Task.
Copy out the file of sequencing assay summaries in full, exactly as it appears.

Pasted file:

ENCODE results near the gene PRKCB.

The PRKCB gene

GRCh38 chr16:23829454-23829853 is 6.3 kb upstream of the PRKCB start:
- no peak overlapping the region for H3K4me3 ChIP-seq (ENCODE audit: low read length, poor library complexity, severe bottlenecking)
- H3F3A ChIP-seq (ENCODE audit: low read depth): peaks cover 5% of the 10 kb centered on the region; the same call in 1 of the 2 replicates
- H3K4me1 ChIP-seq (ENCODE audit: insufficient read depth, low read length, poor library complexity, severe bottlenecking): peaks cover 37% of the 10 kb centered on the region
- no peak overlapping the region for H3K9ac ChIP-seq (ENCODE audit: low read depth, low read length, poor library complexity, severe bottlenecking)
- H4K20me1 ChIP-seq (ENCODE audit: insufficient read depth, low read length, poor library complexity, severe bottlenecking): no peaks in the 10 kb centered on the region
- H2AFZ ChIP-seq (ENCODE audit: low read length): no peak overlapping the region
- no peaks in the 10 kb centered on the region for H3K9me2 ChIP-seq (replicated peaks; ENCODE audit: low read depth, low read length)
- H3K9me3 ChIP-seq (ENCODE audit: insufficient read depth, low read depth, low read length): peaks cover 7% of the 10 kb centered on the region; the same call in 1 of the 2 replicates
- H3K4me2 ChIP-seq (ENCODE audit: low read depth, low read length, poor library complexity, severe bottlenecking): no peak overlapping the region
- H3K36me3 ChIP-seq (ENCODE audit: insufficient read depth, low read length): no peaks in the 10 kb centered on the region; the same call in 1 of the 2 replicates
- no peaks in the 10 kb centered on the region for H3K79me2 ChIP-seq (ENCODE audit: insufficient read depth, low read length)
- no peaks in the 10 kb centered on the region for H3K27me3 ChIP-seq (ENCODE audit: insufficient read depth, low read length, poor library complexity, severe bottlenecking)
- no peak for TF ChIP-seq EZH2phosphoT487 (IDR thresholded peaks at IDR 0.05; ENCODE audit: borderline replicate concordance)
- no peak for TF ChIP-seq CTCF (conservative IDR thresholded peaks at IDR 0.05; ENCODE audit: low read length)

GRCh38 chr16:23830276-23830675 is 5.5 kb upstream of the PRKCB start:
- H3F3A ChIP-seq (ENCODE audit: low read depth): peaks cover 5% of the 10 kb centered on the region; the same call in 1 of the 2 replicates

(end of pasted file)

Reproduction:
ENCODE results near the gene PRKCB.

The PRKCB gene

GRCh38 chr16:23829454-23829853 is 6.3 kb upstream of the PRKCB start:
- no peak overlapping the region for H3K4me3 ChIP-seq (ENCODE audit: low read length, poor library complexity, severe bottlenecking)
- H3F3A ChIP-seq (ENCODE audit: low read depth): peaks cover 5% of the 10 kb centered on the region; the same call in 1 of the 2 replicates
- H3K4me1 ChIP-seq (ENCODE audit: insufficient read depth, low read length, poor library complexity, severe bottlenecking): peaks cover 37% of the 10 kb centered on the region
- no peak overlapping the region for H3K9ac ChIP-seq (ENCODE audit: low read depth, low read length, poor library complexity, severe bottlenecking)
- H4K20me1 ChIP-seq (ENCODE audit: insufficient read depth, low read length, poor library complexity, severe bottlenecking): no peaks in the 10 kb centered on the region
- H2AFZ ChIP-seq (ENCODE audit: low read length): no peak overlapping the region
- no peaks in the 10 kb centered on the region for H3K9me2 ChIP-seq (replicated peaks; ENCODE audit: low read depth, low read length)
- H3K9me3 ChIP-seq (ENCODE audit: insufficient read depth, low read depth, low read length): peaks cover 7% of the 10 kb centered on the region; the same call in 1 of the 2 replicates
- H3K4me2 ChIP-seq (ENCODE audit: low read depth, low read length, poor library complexity, severe bottlenecking): no peak overlapping the region
- H3K36me3 ChIP-seq (ENCODE audit: insufficient read depth, low read length): no peaks in the 10 kb centered on the region; the same call in 1 of the 2 replicates
- no peaks in the 10 kb centered on the region for H3K79me2 ChIP-seq (ENCODE audit: insufficient read depth, low read length)
- no peaks in the 10 kb centered on the region for H3K27me3 ChIP-seq (ENCODE audit: insufficient read depth, low read length, poor library complexity, severe bottlenecking)
- no peak for TF ChIP-seq EZH2phosphoT487 (IDR thresholded peaks at IDR 0.05; ENCODE audit: borderline replicate concordance)
- no peak for TF ChIP-seq CTCF (conservative IDR thresholded peaks at IDR 0.05; ENCODE audit: low read length)

GRCh38 chr16:23830276-23830675 is 5.5 kb upstream of the PRKCB start:
- H3F3A ChIP-seq (ENCODE audit: low read depth): peaks cover 5% of the 10 kb centered on the region; the same call in 1 of the 2 replicates